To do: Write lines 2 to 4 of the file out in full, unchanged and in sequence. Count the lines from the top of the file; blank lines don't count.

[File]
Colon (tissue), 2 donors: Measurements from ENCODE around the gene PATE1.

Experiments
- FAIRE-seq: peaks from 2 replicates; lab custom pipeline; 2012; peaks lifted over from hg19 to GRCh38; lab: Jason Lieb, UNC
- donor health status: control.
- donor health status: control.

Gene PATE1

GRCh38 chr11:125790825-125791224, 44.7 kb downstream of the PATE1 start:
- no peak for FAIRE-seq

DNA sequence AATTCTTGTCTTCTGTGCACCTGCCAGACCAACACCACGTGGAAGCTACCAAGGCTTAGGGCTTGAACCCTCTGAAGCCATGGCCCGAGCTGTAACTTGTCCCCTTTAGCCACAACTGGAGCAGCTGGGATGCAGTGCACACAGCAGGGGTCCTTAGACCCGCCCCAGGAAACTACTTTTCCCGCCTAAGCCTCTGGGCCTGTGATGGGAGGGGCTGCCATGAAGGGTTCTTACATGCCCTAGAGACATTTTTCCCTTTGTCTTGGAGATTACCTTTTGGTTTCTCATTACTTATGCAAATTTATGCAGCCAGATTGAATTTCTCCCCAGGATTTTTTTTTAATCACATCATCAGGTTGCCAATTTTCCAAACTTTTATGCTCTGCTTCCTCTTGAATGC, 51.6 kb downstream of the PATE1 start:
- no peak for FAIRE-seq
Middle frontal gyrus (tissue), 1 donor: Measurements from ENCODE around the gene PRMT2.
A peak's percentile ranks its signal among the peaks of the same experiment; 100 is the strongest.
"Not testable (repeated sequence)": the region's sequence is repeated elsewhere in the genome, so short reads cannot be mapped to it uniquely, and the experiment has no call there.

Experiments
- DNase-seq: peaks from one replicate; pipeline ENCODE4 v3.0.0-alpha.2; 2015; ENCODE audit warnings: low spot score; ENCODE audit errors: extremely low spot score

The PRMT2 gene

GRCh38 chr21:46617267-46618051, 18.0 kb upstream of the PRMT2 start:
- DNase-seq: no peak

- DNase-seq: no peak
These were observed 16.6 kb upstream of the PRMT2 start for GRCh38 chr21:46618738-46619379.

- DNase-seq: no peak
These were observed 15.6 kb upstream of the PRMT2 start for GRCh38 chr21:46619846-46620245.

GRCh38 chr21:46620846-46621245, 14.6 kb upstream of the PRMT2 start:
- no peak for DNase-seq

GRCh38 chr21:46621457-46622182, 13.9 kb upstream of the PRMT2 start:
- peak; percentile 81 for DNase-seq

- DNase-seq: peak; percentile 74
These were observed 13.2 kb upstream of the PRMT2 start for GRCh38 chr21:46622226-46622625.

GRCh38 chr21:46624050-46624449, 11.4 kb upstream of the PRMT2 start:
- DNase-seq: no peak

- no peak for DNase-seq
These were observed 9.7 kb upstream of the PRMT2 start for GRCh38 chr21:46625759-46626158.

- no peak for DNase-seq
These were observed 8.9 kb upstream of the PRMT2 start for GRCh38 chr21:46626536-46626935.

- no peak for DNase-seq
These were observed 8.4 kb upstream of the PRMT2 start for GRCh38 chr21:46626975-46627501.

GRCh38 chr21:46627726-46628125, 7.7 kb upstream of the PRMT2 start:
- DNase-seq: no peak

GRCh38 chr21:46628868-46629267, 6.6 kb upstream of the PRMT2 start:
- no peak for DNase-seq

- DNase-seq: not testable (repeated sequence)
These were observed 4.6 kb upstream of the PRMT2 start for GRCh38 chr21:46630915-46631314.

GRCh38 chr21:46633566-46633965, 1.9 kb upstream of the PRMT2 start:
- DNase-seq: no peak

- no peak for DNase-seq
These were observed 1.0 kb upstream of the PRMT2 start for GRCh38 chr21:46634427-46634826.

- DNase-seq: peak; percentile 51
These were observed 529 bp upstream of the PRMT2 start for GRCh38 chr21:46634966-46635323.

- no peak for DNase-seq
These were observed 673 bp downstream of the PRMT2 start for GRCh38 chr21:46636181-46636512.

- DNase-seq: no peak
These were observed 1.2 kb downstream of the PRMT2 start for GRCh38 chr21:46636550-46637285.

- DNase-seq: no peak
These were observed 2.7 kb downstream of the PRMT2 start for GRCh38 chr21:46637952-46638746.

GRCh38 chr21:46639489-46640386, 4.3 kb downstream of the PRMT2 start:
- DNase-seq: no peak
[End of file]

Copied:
Experiments
- FAIRE-seq: peaks from 2 replicates; lab custom pipeline; 2012; peaks lifted over from hg19 to GRCh38; lab: Jason Lieb, UNC
- donor health status: control.